Lytic rabbit IgG for tissue culture trypomastigotes of Trypanosoma cruzi alters the extent and form of complement deposition

Maria T. Rimoldi, Ann Tartanian, Keith A. Joiner

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3 Scopus citations


Infective and vertebrate stages of Trypanosoma cruzi are resistant to lysis by the alternative pathway of complement. To further elucidate the mechanism of complement evasion and to study how some immune sera render the infective stage sensitive to lysis, we compared the interaction of complement components C3 and C9 with the surface of complement susceptible, vector stage epimastigotes and vertebrate stage trypomastigotes of T. cruzi. Our studies showed that, upon incubation in human serum, complement resistant tissue culture trypomastigotes (TCT) bound five- to eightfold less C3 or C9 than complement sensitive epimastigotes (Epi). C3 bound to Epi is mainly in the hemolytically active C3b form, while TCT bear predominantly the hemolytically inactive iC3b fragment, which cannot participate in C5 convertase formation or lead to deposition of the lytic C5b-9 complex. Three- to sixfold more C3 and two- to threefold more C9 were deposited on TCT when lytic rabbit immune IgG with broad specificity was used to sensitize the parasites, and nearly one-half of bound C3 was present as C3b. In contrast, a comparison of three different sources of IgG from immune human serum showed a less clear correlation between the titer or specificity of anti-T. cruzi antibody, enhancement of C3 or C9 deposition, change in the form of bound C3, or killing. These results show that lytic rabbit IgG for T. cruzi changes the form and amount of bound complement components in anticipated fashion, but that human immune IgG does not give predictable changes in the extent or form of C3 or C9 deposition.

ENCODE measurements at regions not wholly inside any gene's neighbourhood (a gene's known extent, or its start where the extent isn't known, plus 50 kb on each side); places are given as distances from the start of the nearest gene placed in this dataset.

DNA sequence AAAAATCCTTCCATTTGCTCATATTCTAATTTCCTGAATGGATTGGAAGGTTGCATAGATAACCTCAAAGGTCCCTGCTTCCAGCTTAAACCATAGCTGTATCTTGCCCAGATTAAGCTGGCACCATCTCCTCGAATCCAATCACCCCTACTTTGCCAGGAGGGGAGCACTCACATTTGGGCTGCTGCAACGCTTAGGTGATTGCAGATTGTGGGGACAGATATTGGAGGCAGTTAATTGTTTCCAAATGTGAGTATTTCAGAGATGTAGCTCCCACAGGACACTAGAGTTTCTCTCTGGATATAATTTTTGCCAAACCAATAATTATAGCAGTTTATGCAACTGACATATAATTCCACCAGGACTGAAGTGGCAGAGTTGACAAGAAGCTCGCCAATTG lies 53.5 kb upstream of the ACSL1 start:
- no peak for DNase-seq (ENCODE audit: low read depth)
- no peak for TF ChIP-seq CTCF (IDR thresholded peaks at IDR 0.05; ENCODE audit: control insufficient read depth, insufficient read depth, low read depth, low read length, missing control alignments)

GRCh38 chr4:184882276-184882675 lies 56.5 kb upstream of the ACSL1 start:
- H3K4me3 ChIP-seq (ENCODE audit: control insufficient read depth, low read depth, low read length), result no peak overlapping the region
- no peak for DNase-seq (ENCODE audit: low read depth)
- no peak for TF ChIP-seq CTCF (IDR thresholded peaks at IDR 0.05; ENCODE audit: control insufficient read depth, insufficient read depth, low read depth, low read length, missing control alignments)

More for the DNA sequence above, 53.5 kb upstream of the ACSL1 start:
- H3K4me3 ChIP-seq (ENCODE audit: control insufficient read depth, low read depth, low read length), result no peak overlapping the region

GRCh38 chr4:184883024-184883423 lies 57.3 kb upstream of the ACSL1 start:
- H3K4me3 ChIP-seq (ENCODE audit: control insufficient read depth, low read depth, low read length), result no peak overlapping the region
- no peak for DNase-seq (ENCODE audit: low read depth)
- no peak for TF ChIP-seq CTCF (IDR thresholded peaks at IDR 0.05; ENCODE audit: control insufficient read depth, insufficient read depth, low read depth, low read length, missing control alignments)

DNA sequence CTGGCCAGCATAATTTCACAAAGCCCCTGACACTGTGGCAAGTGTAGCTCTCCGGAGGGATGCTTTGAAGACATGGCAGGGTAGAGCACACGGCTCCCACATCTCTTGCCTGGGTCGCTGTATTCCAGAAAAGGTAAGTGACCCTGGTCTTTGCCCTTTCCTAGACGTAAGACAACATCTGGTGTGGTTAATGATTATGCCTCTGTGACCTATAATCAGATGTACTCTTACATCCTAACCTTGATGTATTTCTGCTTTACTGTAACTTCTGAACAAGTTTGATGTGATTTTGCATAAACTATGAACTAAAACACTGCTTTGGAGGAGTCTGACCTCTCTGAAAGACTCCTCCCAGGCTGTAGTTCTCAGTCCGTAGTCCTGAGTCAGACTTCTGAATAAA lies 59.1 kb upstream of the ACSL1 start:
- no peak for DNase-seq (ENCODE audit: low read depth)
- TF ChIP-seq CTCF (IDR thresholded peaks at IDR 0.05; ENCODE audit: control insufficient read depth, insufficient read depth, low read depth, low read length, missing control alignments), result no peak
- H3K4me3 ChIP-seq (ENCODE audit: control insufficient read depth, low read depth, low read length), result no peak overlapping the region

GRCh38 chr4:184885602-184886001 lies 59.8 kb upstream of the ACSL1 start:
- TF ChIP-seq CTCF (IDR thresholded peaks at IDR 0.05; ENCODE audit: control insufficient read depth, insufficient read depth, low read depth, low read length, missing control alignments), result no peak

Original languageEnglish (US)
Pages (from-to)160-167
Number of pages8
JournalExperimental parasitology
Issue number2
StatePublished - Feb 1989


  • Trypanosoma cruzi

ASJC Scopus subject areas

  • Parasitology
  • Immunology
  • Infectious Diseases


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